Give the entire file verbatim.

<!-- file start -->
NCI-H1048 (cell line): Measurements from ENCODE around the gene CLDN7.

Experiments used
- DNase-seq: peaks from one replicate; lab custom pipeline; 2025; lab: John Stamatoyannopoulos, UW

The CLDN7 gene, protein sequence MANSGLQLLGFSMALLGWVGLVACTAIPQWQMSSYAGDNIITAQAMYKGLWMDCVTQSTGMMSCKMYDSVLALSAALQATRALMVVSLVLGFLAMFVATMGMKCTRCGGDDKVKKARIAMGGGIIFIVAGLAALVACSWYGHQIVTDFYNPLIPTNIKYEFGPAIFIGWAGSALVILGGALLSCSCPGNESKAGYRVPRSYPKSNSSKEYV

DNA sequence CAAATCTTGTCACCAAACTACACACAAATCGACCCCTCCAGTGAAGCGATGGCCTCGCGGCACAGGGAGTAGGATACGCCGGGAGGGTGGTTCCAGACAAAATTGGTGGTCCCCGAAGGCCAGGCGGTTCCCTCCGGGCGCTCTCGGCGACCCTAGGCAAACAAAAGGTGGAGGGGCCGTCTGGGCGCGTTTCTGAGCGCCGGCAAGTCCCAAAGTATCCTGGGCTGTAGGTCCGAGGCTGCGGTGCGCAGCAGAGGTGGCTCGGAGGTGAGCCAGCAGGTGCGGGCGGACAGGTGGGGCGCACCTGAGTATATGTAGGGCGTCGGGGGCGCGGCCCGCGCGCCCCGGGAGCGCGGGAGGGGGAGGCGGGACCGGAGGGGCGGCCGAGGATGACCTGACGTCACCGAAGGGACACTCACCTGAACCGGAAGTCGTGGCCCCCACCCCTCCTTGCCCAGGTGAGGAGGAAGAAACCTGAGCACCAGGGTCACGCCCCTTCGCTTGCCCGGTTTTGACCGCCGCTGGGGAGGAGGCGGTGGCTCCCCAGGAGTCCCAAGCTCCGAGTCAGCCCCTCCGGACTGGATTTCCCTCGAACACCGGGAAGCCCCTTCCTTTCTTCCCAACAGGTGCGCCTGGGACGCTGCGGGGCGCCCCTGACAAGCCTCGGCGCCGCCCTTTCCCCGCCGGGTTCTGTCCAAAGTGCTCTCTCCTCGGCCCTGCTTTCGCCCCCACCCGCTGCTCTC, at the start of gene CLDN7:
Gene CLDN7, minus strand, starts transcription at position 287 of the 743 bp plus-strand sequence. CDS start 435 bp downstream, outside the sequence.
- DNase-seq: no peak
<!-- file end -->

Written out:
NCI-H1048 (cell line): Measurements from ENCODE around the gene CLDN7.

Experiments used
- DNase-seq: peaks from one replicate; lab custom pipeline; 2025; lab: John Stamatoyannopoulos, UW

The CLDN7 gene, protein sequence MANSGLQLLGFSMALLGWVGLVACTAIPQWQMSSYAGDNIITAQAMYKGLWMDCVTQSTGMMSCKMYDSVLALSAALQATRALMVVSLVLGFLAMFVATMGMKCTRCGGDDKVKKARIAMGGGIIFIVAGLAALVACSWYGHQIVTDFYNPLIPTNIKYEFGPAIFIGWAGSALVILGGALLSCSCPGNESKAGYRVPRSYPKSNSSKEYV

DNA sequence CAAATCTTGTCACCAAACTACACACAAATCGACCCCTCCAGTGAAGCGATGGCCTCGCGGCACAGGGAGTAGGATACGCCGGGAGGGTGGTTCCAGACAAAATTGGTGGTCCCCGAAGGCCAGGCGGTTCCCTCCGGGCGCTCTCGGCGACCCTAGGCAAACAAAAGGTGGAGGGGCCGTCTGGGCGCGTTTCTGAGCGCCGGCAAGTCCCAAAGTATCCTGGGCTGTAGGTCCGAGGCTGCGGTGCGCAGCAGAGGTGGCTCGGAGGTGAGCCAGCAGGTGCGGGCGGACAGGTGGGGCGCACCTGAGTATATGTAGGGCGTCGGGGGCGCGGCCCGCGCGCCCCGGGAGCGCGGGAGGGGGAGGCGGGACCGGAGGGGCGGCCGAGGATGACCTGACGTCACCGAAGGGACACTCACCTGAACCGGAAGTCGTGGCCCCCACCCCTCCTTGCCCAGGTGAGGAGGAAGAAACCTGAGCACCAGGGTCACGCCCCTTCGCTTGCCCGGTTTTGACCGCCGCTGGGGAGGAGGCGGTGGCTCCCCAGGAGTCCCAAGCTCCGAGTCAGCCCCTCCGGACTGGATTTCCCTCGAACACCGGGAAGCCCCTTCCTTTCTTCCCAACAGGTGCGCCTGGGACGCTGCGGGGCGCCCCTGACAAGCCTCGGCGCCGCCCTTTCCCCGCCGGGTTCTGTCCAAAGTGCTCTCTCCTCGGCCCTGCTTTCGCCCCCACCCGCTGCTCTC, at the start of gene CLDN7:
Gene CLDN7, minus strand, starts transcription at position 287 of the 743 bp plus-strand sequence. CDS start 435 bp downstream, outside the sequence.
- DNase-seq: no peak